The Stink At Penn State

November 9th, 2011 by Jane Heller

Photo: Getty Images

I was planning to write something about how Posada should retire rather than sit by the phone hoping for the Yankees to call. But then he told reporters that he wasn’t expecting the call and, in fact, had interest from a few other teams. Whatever.

The Yankees became a non-story for me when the TV coverage of the Penn State mess became tonight’s big news. I don’t follow football, college or otherwise, and the name Joe Paterno was simply that to me: a name. But after the announcement that the legendary coach had been canned, along with the university’s president, and that the students were pouring out onto the streets professing their love for Paterno and/or chanting for him to come back…

Well. Talk about ugliness.

I’m still processing how the horrors could go on at that place for all those years without anybody doing anything – and how the students, as much as they revere Paterno, could actually be whining for him to be reinstated.

There are times when I hate the culture of sports, and this is one of them.

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10 Responses to “The Stink At Penn State”

  1. Melissa says:

    Why is it so upsetting to people when a football coach is sacked for shielding a pedophile, but when a bishop does it, they cry “off with his head”? Allowing this behavior to continue is just plain wrong.

    It’s also sad that these students can get so motivated by the firing of a coach when there are so many real issues in the world to protest – like, protecting pedophiles so an institution’s reputation isn’t tarnished, for example.

  2. John says:

    Another example of an “old boys” society protecting their own. First it was the Bishops protecting their subordinates now it’s the University president and the icon coach protecting the buddy/assistant. Just when you think this sickness can’t get any worse it hits a new low.

    This is going to get even uglier as more details emerge. The student demonstration isn’t surprising but the knee jerk support will erode when more facts are disclosed.

    I pray for the victims.

  3. Ruth says:

    How that coach (not Paterno) could have witnessed what he did in the shower (in his own words in grand jury testimony) and not be haunted with nightmares on a daily basis is beyond me, not to mention he went on knowing that Sandusky was still roaming the campus. Scary, disgusting, sad.

    Off-topic: Prayers for Will Ramos, Nationals Catcher, who has been kidnapped. Hoping for his safe return.

  4. margaret says:

    Agreed.

    It’s only going to get uglier. After I heard on the news that the FBI is now involved in the cover up there will be ugly information coming at us for weeks.

    And kidnapping Will Ramos. What the heck? Being in Nats territory been hearing it alot yet no real information. What the hell is going on?

  5. Jane Heller says:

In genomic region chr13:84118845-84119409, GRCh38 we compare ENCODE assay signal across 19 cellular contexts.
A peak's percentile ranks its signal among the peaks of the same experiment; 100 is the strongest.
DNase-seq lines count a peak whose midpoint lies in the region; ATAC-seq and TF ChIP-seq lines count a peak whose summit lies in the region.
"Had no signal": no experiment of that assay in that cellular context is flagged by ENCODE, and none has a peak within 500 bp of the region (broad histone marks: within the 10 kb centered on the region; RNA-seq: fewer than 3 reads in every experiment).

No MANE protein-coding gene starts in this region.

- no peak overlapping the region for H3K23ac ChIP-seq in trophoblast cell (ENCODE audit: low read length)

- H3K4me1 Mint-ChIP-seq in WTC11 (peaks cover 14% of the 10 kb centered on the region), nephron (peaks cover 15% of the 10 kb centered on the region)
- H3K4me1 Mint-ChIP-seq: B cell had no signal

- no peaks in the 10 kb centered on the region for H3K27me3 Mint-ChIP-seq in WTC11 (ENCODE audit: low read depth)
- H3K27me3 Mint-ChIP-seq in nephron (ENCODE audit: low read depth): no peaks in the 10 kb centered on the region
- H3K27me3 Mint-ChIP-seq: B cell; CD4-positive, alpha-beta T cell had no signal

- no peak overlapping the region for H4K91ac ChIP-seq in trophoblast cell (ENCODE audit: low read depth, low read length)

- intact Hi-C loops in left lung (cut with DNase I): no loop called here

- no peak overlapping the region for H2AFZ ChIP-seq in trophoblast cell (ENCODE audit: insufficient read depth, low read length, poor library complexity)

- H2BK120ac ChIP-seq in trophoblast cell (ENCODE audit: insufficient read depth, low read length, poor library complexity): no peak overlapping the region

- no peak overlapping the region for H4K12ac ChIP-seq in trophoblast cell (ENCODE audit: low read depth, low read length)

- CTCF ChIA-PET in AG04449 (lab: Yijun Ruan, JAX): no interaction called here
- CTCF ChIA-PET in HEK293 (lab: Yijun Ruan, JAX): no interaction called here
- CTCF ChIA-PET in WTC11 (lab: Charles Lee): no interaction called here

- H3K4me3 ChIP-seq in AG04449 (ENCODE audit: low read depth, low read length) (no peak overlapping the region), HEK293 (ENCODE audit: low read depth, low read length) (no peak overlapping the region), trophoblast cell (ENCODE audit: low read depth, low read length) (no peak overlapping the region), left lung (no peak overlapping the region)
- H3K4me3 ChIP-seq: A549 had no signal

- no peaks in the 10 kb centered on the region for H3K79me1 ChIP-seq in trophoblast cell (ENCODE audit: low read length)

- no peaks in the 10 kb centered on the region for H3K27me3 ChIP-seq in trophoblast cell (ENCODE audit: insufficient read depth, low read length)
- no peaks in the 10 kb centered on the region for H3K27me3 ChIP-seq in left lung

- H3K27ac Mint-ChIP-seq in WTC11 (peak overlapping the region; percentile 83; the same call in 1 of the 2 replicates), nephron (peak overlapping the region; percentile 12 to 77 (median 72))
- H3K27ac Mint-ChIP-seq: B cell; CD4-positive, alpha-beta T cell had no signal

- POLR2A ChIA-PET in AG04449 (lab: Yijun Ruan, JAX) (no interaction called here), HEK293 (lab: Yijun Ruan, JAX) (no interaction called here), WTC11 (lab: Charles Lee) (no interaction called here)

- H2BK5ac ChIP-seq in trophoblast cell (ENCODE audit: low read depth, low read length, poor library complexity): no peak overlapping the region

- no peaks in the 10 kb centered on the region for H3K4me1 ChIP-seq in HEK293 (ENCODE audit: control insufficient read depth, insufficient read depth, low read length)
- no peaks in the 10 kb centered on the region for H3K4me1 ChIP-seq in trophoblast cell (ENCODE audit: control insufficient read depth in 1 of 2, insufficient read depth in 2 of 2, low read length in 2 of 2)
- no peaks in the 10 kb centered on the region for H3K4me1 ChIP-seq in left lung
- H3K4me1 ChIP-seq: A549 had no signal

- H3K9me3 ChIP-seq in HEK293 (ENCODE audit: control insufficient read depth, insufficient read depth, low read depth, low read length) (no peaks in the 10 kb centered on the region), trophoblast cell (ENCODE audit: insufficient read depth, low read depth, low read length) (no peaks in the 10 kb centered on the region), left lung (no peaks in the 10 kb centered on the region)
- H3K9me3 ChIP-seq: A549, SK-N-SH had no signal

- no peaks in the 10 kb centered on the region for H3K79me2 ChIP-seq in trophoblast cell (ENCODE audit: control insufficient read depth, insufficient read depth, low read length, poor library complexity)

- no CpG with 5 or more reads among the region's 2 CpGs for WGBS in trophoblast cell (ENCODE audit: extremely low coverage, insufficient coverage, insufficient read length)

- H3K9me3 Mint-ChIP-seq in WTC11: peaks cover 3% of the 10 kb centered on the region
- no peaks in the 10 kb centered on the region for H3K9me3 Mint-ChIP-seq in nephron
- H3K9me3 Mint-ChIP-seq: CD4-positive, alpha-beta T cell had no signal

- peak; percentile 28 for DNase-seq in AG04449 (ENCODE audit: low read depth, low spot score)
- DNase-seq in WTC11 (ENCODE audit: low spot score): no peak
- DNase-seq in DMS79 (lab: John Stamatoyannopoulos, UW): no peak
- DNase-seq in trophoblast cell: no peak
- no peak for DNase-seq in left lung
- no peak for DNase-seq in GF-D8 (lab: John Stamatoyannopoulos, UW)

I had the same thought about the “protestors,” Melissa – if that’s really what they were. (I think some were fired up about Paterno and others may have decided it was a good time to get drunk and parade around in front of the TV cameras.) They could be demonstrating about student loans or Occupy Wall Street or something that means something – or how about a protest of the way their school was so dismissive of the victims of these atrocities. Ugh.

    You’re right, John – it will get uglier. I dread it. And if these students are upset now, wait until Penn State starts drowning under the legal ramifications, not to mention the scandal.

    Scary, disgusting and sad are the adjectives I feel too, Ruth. And yes, awful story about Ramos being kidnapped. Great world we wake up to, right?

    The only info I heard about Ramos before I went to bed last night, Peg, was that he was taken from his home of Venezuela. I don’t know any more than that. The price of fame in these Latin American countries is so high. No wonder they all have guards at their houses – or should.

  6. Bob Cerv says:

    Hang on, and warm up your rebuttals and indignant tut-tuts. Because here I go.

    My heart has been aching for days about this. You folks, scattered all over the USA as you are, may not know or care a fig about Penn State or the Nittany Lions. And I’ve never so much as set foot on campus. But I’ve lived here long enough to know many alumni and parents of students/alumni and hear about their many trips to State College and how very much JoePa and his football program meant to all of them.

    My heart aches first, of course, for the horror thrown on those boys. Of course. As my wife keeps insisting, they HAD to get rid of Paterno, ASAP. And the president too. Stop the bleeding. And they MUST make McQueary step down also (that’s the name of the asst. coach who allegedly witnessed the shower rape in ’02). People in the know say that McQueary’s ascent in the coaching ranks has been very unusually rapid and mysterious, and it reeks of some favoritism for keeping this incident quiet. Maybe so.